GRETA THUNBERG KEEPS TELLING US LIKE IT IS
Then I play fifteen-year-old climate activist and school striker Greta Thunberg, addressing the European Parliament on April 16, 2019. I’ve made slight improvements to the sound quality.
School Strike New Delhi, India
As the commentary to one You tube production of the speech says:
“Swedish teenage environmental activist Greta Thunberg says time is running out to halt climate change and she’s urging European politicians “to panic.”
Thunberg told Members of European Parliament today: “I want you to act as if the house is on fire.”
She said that “if our house was falling apart you wouldn’t hold three emergency Brexit summits and no emergency summit regarding the breakdown of the climate and environment.” In a reference to the international funding effort launched to rebuild the fire-ravaged Notre Dame cathedral in Paris, she urged the lawmakers to use “cathedral thinking” to tackle climate change.”
MY SMALL CONFESSION
Lately I am discouraged. After 13 years of helping to communicate climate danger directly from the world’s great scientists, we are still drifting toward the black hole of a super-heated world where most species perish. Climate programs are still a niche on the fringe. I’m chronically broke, chronically sore, and wonder why I carry on.
Of course, we are not alone. This story from ClimateHomeNews says a lot: Farhana Yamin, quote: “is a legal expert who has advised various developing countries in climate negotiations… On Tuesday, she told Climate Home News that the Paris Agreement, which she helped negotiate in 2015, was “not delivering”.
“I thought that was my story,” she said. “I thought that the law and science and speaking truth to power worked. That we would be able to act with kindness and in time and on the basis of the precautionary principle and all these lovely ideas that we enshrined in law in the early 80s and 90s.
“And we haven’t done that and that’s because these guys [Shell] knew and have stopped it. It’s not some random delay, this delay has been planned in the system, it’s been financed, it’s been lobbied for. So that’s why today, I feel totally comfortable and I wish I’d done it sooner, had woken up to the power dynamics and not been so naive.”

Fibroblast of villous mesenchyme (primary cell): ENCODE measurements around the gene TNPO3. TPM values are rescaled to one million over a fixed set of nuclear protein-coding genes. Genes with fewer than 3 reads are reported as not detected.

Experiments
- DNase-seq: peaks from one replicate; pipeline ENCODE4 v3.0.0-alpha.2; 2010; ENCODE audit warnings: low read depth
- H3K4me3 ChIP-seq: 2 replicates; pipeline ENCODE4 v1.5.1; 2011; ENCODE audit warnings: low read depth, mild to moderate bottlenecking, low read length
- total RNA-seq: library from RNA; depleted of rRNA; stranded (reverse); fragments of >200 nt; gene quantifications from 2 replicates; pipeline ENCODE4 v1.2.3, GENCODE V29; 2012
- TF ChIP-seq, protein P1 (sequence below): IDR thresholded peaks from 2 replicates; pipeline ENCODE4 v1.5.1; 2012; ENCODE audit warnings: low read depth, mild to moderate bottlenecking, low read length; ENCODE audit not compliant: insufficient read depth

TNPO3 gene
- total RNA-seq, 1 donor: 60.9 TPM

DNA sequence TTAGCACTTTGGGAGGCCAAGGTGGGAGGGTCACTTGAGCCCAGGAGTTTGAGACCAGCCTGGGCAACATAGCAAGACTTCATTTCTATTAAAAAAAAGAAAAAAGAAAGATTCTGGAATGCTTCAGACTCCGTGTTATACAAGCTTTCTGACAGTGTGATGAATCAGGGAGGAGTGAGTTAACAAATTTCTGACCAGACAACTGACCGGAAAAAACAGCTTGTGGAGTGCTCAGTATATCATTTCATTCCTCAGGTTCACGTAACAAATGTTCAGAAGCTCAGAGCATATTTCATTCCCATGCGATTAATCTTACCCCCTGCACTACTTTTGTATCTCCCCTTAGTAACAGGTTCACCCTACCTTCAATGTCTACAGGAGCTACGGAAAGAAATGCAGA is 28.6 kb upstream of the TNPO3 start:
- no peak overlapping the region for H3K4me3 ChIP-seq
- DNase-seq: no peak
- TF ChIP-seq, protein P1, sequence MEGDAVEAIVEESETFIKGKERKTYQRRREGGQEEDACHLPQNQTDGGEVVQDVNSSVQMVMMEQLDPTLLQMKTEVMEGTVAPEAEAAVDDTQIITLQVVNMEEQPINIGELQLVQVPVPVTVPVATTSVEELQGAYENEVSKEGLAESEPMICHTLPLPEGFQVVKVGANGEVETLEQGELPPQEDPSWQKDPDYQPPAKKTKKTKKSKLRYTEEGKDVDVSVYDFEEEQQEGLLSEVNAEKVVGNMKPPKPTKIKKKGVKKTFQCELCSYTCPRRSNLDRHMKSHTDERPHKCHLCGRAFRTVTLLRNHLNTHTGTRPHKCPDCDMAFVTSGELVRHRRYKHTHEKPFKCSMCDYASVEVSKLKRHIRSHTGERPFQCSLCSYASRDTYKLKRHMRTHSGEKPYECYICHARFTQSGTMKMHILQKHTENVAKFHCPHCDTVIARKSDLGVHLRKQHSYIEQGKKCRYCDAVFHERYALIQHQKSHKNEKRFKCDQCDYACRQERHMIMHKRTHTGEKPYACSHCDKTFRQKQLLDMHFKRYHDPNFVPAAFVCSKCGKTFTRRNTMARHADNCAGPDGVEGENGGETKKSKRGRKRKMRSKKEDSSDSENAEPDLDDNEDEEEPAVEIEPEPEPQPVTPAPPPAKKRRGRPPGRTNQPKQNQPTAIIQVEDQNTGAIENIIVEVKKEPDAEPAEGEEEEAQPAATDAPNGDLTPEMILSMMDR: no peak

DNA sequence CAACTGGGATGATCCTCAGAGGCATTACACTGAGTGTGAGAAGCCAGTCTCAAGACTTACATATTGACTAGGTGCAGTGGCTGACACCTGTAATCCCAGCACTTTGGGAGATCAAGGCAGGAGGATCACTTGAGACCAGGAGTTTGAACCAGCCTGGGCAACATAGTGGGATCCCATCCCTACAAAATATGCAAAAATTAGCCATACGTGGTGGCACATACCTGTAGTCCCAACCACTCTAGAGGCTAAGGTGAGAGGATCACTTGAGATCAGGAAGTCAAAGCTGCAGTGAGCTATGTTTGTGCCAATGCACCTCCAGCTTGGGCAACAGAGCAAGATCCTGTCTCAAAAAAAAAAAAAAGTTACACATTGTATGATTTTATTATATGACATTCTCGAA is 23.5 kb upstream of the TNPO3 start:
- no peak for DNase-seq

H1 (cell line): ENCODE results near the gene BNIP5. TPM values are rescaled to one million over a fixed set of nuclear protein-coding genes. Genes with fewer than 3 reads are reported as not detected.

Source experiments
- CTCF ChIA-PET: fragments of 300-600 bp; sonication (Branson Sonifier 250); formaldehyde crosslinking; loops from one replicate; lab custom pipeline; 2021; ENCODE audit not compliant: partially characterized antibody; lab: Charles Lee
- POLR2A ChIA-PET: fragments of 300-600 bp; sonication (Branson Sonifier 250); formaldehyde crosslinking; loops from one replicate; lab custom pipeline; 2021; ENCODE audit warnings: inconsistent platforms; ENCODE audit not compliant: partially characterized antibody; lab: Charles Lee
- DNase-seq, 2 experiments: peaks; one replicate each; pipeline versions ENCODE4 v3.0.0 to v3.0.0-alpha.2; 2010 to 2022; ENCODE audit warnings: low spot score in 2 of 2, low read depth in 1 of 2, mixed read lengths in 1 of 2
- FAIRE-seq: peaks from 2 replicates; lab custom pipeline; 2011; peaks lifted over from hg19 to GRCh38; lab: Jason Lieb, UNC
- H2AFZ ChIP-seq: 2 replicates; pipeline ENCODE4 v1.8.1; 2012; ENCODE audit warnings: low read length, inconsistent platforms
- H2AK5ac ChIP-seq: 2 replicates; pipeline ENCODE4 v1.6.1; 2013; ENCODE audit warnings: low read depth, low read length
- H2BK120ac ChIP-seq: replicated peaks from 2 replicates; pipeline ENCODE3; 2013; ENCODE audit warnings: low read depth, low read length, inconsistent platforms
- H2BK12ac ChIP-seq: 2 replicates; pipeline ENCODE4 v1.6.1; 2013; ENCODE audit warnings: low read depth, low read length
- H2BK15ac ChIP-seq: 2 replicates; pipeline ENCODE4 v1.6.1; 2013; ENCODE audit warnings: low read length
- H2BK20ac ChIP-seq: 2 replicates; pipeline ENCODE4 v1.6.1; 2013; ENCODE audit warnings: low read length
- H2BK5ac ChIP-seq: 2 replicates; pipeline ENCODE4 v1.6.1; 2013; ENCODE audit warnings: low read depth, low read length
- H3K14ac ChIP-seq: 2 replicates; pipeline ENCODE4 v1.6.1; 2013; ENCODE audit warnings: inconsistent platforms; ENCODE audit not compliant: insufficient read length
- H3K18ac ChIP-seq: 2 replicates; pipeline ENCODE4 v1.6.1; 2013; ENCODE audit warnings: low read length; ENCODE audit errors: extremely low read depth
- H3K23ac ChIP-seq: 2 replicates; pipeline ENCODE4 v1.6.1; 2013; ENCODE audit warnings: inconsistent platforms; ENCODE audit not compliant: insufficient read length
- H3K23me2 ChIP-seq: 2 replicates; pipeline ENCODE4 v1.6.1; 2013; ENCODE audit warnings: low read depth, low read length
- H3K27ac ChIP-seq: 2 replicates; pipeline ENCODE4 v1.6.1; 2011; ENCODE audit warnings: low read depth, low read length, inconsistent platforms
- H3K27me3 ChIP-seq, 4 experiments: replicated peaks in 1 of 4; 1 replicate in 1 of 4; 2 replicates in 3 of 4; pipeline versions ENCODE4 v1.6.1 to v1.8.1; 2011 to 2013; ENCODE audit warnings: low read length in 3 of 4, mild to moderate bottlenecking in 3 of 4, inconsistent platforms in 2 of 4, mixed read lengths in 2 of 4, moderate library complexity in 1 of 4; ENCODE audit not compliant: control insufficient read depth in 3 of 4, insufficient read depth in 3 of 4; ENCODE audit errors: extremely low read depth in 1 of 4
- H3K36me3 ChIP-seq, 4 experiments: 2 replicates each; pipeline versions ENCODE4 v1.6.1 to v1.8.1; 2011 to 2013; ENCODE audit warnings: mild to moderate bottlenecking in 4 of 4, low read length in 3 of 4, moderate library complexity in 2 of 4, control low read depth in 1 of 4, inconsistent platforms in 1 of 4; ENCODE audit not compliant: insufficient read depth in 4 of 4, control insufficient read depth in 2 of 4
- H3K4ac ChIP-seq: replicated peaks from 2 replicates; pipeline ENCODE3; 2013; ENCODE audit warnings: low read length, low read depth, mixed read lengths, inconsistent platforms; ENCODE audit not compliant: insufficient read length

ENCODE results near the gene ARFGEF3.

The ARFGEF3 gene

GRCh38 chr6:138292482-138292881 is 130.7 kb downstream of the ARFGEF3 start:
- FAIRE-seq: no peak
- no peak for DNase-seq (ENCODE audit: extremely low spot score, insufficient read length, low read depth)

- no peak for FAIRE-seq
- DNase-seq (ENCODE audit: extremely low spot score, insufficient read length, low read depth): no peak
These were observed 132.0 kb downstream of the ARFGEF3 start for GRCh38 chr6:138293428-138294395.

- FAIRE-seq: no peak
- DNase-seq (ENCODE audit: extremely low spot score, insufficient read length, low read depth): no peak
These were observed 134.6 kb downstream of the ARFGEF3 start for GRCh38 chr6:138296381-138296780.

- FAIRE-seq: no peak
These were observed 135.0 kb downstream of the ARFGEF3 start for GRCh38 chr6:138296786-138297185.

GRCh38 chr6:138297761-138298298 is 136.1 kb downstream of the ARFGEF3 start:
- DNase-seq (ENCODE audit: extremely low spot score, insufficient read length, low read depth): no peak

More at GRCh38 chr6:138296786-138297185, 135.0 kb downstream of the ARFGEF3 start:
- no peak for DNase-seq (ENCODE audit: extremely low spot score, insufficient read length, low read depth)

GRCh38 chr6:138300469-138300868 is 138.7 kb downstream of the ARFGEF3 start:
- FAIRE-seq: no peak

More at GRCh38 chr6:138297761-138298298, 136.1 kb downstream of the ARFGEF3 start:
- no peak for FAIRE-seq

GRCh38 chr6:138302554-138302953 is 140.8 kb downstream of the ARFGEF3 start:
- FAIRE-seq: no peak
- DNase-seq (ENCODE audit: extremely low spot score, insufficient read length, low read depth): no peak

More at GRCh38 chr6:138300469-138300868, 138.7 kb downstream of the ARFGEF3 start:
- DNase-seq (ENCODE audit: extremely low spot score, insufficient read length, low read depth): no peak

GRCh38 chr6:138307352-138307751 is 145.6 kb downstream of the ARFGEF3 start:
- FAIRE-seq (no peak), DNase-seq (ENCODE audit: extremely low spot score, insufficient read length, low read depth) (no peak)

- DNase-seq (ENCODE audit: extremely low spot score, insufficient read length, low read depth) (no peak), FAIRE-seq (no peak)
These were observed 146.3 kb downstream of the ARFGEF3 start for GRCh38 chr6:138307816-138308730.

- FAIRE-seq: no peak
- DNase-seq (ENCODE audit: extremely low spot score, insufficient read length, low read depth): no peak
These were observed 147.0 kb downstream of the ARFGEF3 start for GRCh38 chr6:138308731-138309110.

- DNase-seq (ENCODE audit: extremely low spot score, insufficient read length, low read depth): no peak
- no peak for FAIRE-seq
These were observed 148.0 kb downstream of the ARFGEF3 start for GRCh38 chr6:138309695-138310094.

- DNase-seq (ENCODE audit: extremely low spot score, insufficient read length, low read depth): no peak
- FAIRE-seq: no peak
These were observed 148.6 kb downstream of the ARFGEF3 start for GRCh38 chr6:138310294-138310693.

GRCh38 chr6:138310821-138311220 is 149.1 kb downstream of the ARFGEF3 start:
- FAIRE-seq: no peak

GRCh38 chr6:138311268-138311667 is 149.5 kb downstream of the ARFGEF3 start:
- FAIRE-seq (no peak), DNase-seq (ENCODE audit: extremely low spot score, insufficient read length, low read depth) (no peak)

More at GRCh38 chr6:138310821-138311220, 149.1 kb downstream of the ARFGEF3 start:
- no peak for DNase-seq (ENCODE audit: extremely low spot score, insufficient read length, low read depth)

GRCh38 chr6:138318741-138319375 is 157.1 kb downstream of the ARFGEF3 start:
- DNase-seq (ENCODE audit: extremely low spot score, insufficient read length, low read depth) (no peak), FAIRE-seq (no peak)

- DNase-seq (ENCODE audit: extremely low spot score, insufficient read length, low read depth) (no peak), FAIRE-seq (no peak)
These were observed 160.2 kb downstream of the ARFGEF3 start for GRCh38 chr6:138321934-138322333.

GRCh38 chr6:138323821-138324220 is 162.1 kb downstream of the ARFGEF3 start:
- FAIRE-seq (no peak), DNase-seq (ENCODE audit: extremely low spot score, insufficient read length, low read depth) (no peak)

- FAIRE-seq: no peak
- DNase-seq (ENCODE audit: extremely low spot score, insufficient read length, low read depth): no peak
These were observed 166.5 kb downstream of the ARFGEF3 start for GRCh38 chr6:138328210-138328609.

That is also how I feel about the failure of American Democracy to defend itself against a takeover by big money and foreign governments. I thought there might still be some justice left. Now I feel naive, again.
But remember, while mainstream media carries us on through each country’s passion play of politics and corruption, we humans fill the skies with millions of fuel-laden airplanes, we operate billions of oil and gas engines. We suck up the wild spaces and fill every living belly with plastic.
That is the real cathedral burning down daily, the cathedral of life.
Let our prayers for salvation be our actions, large and small.
I’m Alex Smith. Please help support my on-going work with your donation, large or small. Thank you for being brave enough to keep listening to Radio Ecoshock.
We go out with a bit from Eliza Gilkyson’s fine song, “The Great Correction”. It fits so well.
“People ’round here don’t know what it means to suffer at the hands or our American dream
turn their backs on the grisly scene, chasing frivolous stunts
They got their God, they got their guns, got their armies and the Chosen Ones,
But we’ll all be burnin’ in the same big sun, when the Great Correction comes.”